Simone Weil was a French philosopher, mystic and political activist. Her writing emphasized sacrifice and martyrdom through an ascetic lifestyle, a lifestyle which led to her early death from tuberculosis exacerbated by malnutrition aged just 34. Her compatriot Albert Camus described her as, “the only great spirit of our time”.
Weil was born in Paris, her parents both being Alsatian Jews who had moved to Paris after the annexation of Alsace-Lorraine by Germany. Her parents were not practising Jews and it was a secular household and she was raised in agnosticism. Simone was a studious and brilliant child, for example she as proficient in Ancient Greek by the age of 12. From an even younger age she empathised with others, often at her own expense. When the first world war was declared she was just 5 and, when she heard that the rations of French soldiers did not include sugar, she chose to forego sugar herself in support. In 1928 she was successful in gained admission to Lycée Henri IV, finishing first in the exam for the certificate of “General Philosophy and Logic”; Simone de Beauvoir finished second.
In her late teens Simone became involved in the workers’ movement and, while after her graduation became a philosophy teacher, she continued to devote herself to political activism. She gave support to unemployed workers and protested unfair labour practices. In 1933, she was engaged with the general strike of French workers. Again she insisted on living the same life as those she supported; managing without heat in her rooms and eating very little in support of workers who she believed had very little. When she was 25 she decided to take a sabbatical but, rather than taking a break in a beautiful part of the country, she enrolled in a car factory acting on an impulse to experience a non-intellectual life. She became critical of Marxism, pointing out that Marx had never worked in a car factory!
In 1932, having visited Germany to help communist activists there, Simone was one of the first to realise the danger that the rise of fascism posed to Europe. In common with most European intellectuals, her peers felt that Germany would continue to be controlled by centre-left parties and when Hitler rose to power Simone spent much of her time trying to help German communists to escape the country.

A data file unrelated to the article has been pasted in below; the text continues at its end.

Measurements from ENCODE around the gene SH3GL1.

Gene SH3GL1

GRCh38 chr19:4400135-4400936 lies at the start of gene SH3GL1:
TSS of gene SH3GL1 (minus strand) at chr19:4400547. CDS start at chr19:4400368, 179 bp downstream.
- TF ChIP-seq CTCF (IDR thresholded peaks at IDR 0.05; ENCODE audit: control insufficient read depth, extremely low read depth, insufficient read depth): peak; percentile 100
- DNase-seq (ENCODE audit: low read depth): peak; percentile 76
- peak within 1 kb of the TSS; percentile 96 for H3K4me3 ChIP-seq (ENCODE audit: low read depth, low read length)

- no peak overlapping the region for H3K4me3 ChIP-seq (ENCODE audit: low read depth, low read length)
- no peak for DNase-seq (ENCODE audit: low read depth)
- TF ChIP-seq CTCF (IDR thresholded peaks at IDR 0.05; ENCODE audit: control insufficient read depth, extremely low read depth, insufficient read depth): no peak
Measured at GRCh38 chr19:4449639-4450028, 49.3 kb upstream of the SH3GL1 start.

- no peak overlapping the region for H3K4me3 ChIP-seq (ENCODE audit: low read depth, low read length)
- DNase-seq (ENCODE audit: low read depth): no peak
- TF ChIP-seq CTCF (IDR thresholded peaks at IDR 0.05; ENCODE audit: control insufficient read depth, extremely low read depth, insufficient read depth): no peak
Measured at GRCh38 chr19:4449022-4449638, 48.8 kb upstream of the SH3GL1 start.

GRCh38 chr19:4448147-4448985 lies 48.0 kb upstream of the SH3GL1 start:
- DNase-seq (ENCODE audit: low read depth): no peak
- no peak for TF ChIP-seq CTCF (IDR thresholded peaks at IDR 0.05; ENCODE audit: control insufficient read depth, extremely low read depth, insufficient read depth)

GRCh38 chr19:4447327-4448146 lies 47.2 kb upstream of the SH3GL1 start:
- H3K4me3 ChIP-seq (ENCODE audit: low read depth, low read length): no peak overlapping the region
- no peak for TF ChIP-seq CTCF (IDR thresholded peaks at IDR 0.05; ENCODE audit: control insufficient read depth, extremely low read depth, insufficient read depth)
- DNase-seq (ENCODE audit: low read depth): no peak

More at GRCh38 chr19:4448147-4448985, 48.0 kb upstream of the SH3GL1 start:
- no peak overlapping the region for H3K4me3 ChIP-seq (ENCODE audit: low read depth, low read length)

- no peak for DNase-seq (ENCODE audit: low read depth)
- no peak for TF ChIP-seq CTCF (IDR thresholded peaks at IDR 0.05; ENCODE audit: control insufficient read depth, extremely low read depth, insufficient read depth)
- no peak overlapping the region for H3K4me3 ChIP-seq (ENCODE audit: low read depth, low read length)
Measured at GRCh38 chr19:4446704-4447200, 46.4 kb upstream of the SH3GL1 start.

In 1936, having previously embraced pacifism, she went to Spain to support the Republicans in the Spanish Civil War. Having tried and failed to join a mission as a covert agent, she joined a French-speaking section of the anarchist militia which specialised in commando style raids. As well as being short-sighted she turned out to be clumsy and, having burned herself while cooking, had to leave the unit.
Despite being brought up in a secular, agnostic household and writing that nothing could be known about the existence of God, she embraced Christianity after having a series of mystic experiences; during one of which she claimed to have experienced the divine by being possessed by Jesus. Following this experience her writings became more mystical and spiritual. But Simone was also interested in other traditions; the Greek and Egyptian mysteries, Hinduism (she learned Sanskrit after reading the Bhagavad Gita); and Mahayana Buddhism. She sought a universal thread to spirituality as well as a way to discover a wisdom of transcendence.
To get involved and sponsor a woman from history who you think deserves greater recognition, click here